Allosteric regulation in proteins allows for the control of functional activity by ligand binding at a distal allosteric site [1] and its detection could guide drug design [2, 3]. Yet, understanding the principles responsible for allostery remains a challenge. How random mutations dysregulate allosteric communication is a valuable information studied experimentally [4] and computationally [5]. Several analyses have highlighted the non-additivity of mutational effects or *epistasis*. This “interaction” between mutations can span long-range positional combinations [6], results in either beneficial or detrimental effects to fitness [7], and shapes protein evolutionary paths [8]. Given the combinatorial complexity of its characterization, empirical patterns of epistasis are still rather elusive [9–12]. Concomitantly, progress in sequencing has led to an unprecedented increase of availability of data arranged into Multiple Sequence Alignments (MSAs) [13] containing many realizations of the same protein in related species. Different methods have been developed to extract information from sequence variability, e.g. Statistical Coupling Analysis [14, 15] was applied to allostery detection in proteins. It was argued that the allosteric pathway was encoded in spatially extended and connected *sectors*, groups of strongly co-evolving amino-acids, supporting that long-range information on the allosteric pathway is contained in the MSA. Another approach, Direct Couplings Analysis (DCA) [16], aims at inferring evolutionary couplihngs between amino-acids. Direct couplings predict successfully residue contacts [16] so to inform the discovery of new folds [17], allow one to describe evolutionary fitness landscapes [18–22] and correlate with epistasis [23, 24]. In the context of allostery, there is no statistical evidence for the existence of long-range direct couplings that would reveal allosteric channels [25], in apparent contradiction with the existence of extended sectors reported in [15] and the observation of long-range epistasis [6]. It is therefore an open question why a pairwise model should be successful at predicting protein structure, but not long-range functional dependencies. In this work we propose an explanation for this discrepancy, by benchmarking DCA in models of protein allostery where a material evolves *in silico* to achieve an “allosteric” task [26–32]. We consider recent models incorporating elasticity [27–30, 32], in which long-range co-evolution [29], elongated sectors [29] and long-range epistasis [32] are present and can be interpreted in terms of the propagation of an elastic signal [32]. We focus on materials evolved to optimize cooperative binding over large distances [30], and find that the four types of epistasis (Synergistic, Sign, Antagonistic, Saturation) exist over a wide spatial range. We perform DCA and find that it predicts well the cost of point mutations but is a rather poor generative model. It can predict short-range epistasis but fails to capture long-range effects, in agreement with empirical findings [25]. Moreover, we test this result for one allosteric protein, the PDZ domain, where epistasis was experimentally measured in [12] along with the inference of DCA energetic couplings, showing support for our prediction. We illustrate why it may be so via a simple model, which suggests that neural networks may be better suited than DCA to capture long-range effects.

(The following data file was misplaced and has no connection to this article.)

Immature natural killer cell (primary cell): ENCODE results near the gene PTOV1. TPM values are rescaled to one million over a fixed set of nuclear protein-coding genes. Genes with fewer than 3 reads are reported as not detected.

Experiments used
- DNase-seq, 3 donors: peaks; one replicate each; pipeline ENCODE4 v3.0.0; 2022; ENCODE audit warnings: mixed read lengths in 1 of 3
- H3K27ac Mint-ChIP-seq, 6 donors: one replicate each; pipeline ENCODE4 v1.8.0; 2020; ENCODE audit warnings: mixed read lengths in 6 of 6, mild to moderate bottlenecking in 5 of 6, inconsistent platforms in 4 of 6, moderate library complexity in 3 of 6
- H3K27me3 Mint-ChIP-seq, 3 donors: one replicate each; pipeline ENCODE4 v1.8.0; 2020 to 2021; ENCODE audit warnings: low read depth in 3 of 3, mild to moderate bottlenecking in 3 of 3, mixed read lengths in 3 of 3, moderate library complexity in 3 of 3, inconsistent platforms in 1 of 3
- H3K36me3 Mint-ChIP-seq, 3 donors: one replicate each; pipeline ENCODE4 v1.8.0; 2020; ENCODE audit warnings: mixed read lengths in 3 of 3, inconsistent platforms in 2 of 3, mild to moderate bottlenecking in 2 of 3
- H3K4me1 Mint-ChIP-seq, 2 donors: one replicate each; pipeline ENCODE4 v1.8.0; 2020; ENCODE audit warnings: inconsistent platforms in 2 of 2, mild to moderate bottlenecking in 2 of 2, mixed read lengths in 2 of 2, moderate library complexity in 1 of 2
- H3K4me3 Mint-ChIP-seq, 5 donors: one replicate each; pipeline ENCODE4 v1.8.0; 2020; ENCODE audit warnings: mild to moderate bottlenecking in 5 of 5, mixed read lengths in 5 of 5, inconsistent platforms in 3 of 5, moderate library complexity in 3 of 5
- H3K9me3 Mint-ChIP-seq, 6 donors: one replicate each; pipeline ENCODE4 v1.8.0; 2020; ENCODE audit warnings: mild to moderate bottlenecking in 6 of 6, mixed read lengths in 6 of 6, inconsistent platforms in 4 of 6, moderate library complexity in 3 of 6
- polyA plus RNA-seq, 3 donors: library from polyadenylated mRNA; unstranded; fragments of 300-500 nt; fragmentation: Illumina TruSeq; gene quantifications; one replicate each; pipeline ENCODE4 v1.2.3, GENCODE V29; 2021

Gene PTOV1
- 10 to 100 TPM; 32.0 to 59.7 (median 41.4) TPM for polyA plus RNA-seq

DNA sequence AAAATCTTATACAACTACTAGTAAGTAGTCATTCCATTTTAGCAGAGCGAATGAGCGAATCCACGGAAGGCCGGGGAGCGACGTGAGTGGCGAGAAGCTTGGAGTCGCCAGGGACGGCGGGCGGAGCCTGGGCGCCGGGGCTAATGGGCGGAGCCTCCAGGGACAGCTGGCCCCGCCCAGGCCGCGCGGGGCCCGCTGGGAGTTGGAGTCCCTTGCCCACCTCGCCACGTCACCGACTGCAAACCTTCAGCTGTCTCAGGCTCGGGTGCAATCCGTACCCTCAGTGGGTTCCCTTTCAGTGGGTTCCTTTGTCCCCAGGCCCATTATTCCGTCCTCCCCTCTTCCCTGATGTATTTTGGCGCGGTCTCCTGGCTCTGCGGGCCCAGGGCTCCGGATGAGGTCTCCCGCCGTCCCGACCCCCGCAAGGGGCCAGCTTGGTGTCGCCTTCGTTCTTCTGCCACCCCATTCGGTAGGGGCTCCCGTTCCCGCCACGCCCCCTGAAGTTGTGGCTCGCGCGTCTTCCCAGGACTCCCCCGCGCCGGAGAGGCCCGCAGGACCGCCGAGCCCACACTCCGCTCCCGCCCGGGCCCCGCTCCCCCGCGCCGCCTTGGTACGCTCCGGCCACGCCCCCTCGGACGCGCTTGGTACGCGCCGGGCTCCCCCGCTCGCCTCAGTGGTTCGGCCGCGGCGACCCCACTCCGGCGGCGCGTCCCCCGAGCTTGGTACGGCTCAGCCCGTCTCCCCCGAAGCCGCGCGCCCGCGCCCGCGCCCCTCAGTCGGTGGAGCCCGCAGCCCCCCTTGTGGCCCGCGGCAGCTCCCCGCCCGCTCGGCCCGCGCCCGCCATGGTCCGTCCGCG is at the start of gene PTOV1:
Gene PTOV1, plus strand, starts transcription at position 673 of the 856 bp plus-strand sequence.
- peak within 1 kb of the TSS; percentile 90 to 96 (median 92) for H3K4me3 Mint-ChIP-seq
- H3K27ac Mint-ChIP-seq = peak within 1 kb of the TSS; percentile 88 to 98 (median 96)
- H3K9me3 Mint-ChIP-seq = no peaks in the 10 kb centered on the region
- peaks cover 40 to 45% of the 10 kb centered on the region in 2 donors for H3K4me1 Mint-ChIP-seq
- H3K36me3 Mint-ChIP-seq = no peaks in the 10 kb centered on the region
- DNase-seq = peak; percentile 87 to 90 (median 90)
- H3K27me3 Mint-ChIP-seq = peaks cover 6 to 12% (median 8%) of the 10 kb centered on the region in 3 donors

### Model for the evolution of allostery

We follow the scheme of [29, 30] where a protein is described by an elastic network of size *L* made of harmonic springs of unit stiffness (here we consider *L* = 12). Binding events are modeled as imposed displacements either at the “allosteric” or at the “active” site (each consisting of several nodes), as shown in color in Fig 1A. Such imposed displacements elicit an elastic response in the entire protein and cost some elastic energy, which defines our binding energy (see Sec. 1 in S1 Text). Following [30], the fitness measures the cooperativity of binding between allosteric and active site and is defined as the energy difference where , and are respectively the elastic energy of binding at the active site only (), at the allosteric site only () and at both sites simultaneously (). In the limit of weak elastic coupling between allosteric and active site, the fitness can be rewritten approximately as (see Sec. 1 in S1 Text)
(1)
where is the force field imparted by substrate binding on the nodes of the active site, and is the displacement field induced at the active site by ligand binding. The product is an estimate of the change of mechanical work required for binding the substrate at the active site caused by binding the ligand at the allosteric site. Note that each field in Eq 1 is of dimension *n*_{0} *d*, where *n*_{0} = 4 is the number of nodes in the active site and *d* = 2 the spatial dimension.